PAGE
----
When the total organic material is known at time A and at time B, the accumulation rate can be calculated. By accounting for the sand that was applied between time A and time B, another accumulation rate can be calculated: the organic matter accumulation rate independent of sand application.
The Brede equation is essential to my work. I often use the stimpmeter to measure the ball roll distance (green speed) of putting greens. But there's a problem. It can take a long time to find an area flat enough to make the measurement. On some greens, there is so much slope that one cannot make an official measurement.
Today I explained the same calculation about sand topdressing for the third time, so I need to write a blog post on this topic.
This is following the method of David Robinson, who says when you’ve written the same code 3 times, write a function; when you’ve given the same advice 3 times, write a blog post; and when you’ve done the blog post 3 times, write a book.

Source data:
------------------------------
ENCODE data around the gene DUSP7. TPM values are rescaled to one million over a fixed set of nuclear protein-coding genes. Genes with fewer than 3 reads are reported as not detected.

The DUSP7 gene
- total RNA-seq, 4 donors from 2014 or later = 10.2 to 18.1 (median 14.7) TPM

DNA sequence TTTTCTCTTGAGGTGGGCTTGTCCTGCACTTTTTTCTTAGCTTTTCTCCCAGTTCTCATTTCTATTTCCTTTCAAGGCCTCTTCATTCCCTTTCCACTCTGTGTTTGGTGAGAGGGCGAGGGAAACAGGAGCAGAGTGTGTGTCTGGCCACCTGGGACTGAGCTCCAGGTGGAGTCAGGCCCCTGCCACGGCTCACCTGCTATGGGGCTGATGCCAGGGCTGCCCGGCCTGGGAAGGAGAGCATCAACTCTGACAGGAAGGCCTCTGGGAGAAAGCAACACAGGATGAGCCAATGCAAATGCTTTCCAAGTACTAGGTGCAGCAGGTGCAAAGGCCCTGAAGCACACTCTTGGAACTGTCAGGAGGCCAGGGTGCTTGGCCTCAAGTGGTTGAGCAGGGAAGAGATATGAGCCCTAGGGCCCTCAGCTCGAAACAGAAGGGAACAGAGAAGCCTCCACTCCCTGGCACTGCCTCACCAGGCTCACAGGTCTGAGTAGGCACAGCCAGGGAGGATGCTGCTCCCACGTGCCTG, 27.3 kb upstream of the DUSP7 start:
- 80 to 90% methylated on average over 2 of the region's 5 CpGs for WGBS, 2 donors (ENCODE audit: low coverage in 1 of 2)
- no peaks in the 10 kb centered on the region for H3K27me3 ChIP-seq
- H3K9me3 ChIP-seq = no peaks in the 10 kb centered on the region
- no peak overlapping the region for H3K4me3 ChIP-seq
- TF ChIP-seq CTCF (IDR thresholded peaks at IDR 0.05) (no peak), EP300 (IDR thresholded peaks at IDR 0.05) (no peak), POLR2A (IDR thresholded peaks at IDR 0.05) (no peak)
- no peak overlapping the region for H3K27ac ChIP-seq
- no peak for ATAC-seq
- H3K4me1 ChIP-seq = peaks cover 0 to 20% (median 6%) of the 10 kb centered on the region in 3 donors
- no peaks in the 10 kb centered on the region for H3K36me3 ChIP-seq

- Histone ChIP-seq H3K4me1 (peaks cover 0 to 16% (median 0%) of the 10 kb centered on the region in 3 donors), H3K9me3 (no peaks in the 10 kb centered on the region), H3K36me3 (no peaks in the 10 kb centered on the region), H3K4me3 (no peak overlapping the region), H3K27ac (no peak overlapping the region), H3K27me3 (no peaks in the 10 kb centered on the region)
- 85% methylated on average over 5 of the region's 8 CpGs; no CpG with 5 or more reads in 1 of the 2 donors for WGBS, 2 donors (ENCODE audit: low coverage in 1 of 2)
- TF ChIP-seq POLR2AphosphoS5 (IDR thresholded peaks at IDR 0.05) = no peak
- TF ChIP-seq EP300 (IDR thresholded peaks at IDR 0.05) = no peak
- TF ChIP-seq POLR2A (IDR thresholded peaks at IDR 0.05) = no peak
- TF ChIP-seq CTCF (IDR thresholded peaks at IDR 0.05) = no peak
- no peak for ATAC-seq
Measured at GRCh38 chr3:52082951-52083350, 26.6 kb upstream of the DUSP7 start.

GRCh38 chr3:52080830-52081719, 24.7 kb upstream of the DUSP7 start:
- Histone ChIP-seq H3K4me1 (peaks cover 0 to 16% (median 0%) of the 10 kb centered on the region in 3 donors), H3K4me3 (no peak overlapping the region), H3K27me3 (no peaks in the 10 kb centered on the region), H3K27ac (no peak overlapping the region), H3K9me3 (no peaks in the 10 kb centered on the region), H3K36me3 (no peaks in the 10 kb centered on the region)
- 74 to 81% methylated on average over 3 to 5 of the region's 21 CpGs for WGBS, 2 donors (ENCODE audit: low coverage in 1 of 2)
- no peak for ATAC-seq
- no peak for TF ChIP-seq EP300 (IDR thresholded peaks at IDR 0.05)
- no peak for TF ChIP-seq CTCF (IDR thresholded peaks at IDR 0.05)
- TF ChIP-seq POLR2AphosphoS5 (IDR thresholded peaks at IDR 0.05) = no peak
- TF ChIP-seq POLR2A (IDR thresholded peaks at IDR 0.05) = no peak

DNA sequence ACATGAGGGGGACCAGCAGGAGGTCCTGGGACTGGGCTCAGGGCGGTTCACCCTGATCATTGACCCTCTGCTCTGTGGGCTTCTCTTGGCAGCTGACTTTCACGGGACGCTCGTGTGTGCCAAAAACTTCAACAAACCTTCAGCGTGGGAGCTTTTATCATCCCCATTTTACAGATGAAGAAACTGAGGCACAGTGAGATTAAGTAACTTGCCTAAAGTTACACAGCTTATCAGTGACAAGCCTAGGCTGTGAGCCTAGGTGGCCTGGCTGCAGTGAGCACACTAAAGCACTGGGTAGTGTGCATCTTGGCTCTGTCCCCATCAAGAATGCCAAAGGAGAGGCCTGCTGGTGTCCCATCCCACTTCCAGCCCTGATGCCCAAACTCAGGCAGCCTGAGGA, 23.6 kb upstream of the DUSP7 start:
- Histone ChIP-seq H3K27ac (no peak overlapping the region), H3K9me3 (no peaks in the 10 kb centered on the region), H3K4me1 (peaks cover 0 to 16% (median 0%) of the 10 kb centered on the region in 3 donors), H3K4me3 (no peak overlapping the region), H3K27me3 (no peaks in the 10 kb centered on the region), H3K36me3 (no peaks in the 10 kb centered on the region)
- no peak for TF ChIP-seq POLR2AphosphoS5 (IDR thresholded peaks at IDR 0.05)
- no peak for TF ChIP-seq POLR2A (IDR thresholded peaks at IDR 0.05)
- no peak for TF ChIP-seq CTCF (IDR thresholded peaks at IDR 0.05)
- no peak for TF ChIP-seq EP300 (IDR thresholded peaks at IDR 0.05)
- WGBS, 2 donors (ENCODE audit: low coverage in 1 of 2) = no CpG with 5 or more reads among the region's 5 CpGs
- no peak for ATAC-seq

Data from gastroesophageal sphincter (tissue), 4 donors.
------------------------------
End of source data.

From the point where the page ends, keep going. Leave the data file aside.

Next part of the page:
Last November I saw a creeping bentgrass nursery in Japan. The nursery had been fumigated to kill seeds in the soil before the bentgrass seeds were planted.
I was surprised to see, scattered across the nursery, plants with big leaves that clearly were not creeping bentgrass.
A few years ago Blake Meentemeyer and Brian Whitlark wrote about fertilizer in the Green Section Record. I’ve recommended this article before, in a post on the Viridescent blog. I highlighted in that post a case study from the article—a “facility in the Las Vegas area” reduced putting green fertilizer cost by a staggering 82%.
Last year I wrote about a soil temperature turfhack. The soil temperature is almost always between the day’s high and low temperature.
The soil temperature at a 5 cm depth immediately after planting manilagrass stolons on 22 April.
It’s always a good idea to know what the soil temperature is. One can measure it, or one can be confident that the average daily soil temperature close to the surface (5 cm, or 2 inch depth) is higher than the daily low temperature, and lower than the daily high temperature.
I’ve written about the attractions of metric units and how facility with those units can make turfgrass management easier. I want to explain this a bit more, especially as it is related to fertilizer and to water, first discussing 2 dimensional surfaces.